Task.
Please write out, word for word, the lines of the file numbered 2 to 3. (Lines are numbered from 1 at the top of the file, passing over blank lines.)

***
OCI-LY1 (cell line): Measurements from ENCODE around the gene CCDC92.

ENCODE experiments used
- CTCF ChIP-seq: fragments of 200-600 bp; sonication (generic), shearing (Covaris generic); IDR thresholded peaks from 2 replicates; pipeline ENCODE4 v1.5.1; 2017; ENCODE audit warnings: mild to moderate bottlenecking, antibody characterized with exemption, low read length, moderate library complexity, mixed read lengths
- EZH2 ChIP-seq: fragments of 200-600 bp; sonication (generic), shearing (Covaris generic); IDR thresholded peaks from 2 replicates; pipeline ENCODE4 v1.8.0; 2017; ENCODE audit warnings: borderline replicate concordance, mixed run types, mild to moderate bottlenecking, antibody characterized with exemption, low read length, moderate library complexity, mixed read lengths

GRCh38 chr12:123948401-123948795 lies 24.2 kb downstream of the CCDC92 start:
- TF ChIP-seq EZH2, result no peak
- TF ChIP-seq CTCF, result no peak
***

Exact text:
ENCODE experiments used
- CTCF ChIP-seq: fragments of 200-600 bp; sonication (generic), shearing (Covaris generic); IDR thresholded peaks from 2 replicates; pipeline ENCODE4 v1.5.1; 2017; ENCODE audit warnings: mild to moderate bottlenecking, antibody characterized with exemption, low read length, moderate library complexity, mixed read lengths